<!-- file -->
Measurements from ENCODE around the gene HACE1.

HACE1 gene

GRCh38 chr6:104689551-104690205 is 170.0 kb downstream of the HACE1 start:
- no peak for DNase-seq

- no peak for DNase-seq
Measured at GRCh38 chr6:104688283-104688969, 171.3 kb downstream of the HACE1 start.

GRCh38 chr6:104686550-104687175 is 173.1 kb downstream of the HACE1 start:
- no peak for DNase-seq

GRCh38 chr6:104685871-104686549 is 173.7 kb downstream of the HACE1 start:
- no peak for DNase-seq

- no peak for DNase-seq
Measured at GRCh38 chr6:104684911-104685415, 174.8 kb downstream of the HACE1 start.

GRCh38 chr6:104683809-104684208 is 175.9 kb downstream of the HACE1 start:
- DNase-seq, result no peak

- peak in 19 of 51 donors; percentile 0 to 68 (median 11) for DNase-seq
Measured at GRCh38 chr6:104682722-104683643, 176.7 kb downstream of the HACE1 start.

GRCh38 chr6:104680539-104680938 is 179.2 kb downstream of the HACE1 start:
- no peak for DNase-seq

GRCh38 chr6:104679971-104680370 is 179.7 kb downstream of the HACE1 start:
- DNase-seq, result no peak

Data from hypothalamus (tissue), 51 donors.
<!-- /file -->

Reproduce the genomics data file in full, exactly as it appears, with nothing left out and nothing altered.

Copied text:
Measurements from ENCODE around the gene HACE1.

HACE1 gene

GRCh38 chr6:104689551-104690205 is 170.0 kb downstream of the HACE1 start:
- no peak for DNase-seq

- no peak for DNase-seq
Measured at GRCh38 chr6:104688283-104688969, 171.3 kb downstream of the HACE1 start.

GRCh38 chr6:104686550-104687175 is 173.1 kb downstream of the HACE1 start:
- no peak for DNase-seq

GRCh38 chr6:104685871-104686549 is 173.7 kb downstream of the HACE1 start:
- no peak for DNase-seq

- no peak for DNase-seq
Measured at GRCh38 chr6:104684911-104685415, 174.8 kb downstream of the HACE1 start.

GRCh38 chr6:104683809-104684208 is 175.9 kb downstream of the HACE1 start:
- DNase-seq, result no peak

- peak in 19 of 51 donors; percentile 0 to 68 (median 11) for DNase-seq
Measured at GRCh38 chr6:104682722-104683643, 176.7 kb downstream of the HACE1 start.

GRCh38 chr6:104680539-104680938 is 179.2 kb downstream of the HACE1 start:
- no peak for DNase-seq

GRCh38 chr6:104679971-104680370 is 179.7 kb downstream of the HACE1 start:
- DNase-seq, result no peak

Data from hypothalamus (tissue), 51 donors.